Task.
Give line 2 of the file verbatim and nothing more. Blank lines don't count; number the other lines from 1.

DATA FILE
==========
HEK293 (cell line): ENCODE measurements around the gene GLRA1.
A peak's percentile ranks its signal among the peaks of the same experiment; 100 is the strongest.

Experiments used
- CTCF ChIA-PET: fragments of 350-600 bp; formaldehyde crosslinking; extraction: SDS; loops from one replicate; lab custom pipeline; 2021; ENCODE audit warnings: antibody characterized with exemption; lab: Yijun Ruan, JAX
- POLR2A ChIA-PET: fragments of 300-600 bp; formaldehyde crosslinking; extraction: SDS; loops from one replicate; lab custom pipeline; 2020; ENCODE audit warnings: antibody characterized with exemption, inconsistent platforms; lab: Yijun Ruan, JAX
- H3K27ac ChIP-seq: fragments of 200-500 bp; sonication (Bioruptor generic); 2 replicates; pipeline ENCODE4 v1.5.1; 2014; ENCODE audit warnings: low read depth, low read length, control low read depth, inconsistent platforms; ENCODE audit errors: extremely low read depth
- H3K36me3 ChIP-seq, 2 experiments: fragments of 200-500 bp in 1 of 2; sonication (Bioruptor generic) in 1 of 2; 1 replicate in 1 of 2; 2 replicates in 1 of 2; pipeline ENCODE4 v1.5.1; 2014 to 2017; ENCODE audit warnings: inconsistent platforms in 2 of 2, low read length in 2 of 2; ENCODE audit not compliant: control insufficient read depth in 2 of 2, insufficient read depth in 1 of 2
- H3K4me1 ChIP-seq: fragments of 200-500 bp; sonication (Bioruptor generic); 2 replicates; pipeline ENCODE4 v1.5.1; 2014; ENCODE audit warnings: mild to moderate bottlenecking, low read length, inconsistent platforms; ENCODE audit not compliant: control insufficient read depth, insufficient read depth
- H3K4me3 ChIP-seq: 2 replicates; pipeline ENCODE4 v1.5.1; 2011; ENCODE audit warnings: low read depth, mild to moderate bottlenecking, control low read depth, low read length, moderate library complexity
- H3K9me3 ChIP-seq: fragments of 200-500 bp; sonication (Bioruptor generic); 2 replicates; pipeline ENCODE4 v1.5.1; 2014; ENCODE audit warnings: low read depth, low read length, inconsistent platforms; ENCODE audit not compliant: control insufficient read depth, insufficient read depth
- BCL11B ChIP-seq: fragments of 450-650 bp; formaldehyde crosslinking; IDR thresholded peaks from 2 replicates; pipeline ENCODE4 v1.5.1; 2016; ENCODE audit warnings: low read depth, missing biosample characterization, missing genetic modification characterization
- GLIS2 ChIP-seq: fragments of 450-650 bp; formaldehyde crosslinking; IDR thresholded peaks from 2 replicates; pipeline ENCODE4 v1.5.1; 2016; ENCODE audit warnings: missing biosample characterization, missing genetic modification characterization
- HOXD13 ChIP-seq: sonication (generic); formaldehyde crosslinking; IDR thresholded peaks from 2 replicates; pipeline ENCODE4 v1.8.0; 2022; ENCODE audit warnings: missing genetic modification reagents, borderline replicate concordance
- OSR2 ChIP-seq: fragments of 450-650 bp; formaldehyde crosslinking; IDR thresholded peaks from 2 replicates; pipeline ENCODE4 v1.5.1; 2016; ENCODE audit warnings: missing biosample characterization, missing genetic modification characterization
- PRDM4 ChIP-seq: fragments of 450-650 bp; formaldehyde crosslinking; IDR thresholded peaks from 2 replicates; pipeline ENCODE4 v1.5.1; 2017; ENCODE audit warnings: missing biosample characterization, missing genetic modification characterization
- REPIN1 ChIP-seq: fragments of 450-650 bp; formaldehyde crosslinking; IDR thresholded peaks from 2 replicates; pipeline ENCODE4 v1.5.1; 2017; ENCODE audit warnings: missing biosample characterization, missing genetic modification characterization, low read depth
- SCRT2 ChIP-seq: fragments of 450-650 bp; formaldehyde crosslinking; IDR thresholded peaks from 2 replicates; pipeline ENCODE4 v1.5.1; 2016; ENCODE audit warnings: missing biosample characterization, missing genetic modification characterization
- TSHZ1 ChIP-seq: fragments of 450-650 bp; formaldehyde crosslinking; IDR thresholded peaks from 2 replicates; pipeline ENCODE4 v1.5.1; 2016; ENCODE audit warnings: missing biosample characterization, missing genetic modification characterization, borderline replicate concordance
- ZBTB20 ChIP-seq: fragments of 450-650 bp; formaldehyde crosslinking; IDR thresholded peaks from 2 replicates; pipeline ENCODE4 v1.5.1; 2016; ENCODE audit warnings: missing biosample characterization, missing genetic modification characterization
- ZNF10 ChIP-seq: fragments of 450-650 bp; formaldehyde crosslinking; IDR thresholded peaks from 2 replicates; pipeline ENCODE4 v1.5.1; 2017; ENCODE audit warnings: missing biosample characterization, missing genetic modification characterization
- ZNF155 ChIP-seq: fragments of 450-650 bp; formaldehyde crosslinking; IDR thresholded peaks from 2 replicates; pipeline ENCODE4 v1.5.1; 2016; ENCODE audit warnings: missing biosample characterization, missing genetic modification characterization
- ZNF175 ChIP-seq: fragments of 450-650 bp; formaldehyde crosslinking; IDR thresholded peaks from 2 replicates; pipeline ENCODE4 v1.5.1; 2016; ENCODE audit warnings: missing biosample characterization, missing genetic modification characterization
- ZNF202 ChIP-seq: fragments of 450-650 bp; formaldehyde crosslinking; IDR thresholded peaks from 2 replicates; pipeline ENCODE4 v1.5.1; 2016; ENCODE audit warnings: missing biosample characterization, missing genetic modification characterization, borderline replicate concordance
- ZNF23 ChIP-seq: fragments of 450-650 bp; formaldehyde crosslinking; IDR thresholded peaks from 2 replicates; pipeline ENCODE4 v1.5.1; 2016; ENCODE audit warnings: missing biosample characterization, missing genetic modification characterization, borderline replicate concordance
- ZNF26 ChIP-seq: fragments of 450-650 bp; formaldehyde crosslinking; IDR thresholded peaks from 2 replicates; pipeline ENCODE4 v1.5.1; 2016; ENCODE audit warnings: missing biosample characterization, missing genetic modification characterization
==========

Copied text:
A peak's percentile ranks its signal among the peaks of the same experiment; 100 is the strongest.